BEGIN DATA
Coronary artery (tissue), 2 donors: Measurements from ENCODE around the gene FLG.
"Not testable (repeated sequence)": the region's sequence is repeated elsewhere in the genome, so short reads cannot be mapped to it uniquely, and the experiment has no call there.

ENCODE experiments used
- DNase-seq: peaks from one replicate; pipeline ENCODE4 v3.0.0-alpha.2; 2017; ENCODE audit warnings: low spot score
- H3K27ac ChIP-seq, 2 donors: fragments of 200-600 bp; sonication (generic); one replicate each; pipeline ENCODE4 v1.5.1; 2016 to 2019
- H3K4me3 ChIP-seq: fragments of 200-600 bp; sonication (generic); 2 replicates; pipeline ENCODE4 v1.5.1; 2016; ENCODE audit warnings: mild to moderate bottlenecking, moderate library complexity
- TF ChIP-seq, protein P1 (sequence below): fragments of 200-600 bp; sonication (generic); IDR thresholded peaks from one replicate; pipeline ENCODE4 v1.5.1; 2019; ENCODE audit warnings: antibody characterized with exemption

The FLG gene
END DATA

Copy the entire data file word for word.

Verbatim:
Coronary artery (tissue), 2 donors: Measurements from ENCODE around the gene FLG.
"Not testable (repeated sequence)": the region's sequence is repeated elsewhere in the genome, so short reads cannot be mapped to it uniquely, and the experiment has no call there.

ENCODE experiments used
- DNase-seq: peaks from one replicate; pipeline ENCODE4 v3.0.0-alpha.2; 2017; ENCODE audit warnings: low spot score
- H3K27ac ChIP-seq, 2 donors: fragments of 200-600 bp; sonication (generic); one replicate each; pipeline ENCODE4 v1.5.1; 2016 to 2019
- H3K4me3 ChIP-seq: fragments of 200-600 bp; sonication (generic); 2 replicates; pipeline ENCODE4 v1.5.1; 2016; ENCODE audit warnings: mild to moderate bottlenecking, moderate library complexity
- TF ChIP-seq, protein P1 (sequence below): fragments of 200-600 bp; sonication (generic); IDR thresholded peaks from one replicate; pipeline ENCODE4 v1.5.1; 2019; ENCODE audit warnings: antibody characterized with exemption

The FLG gene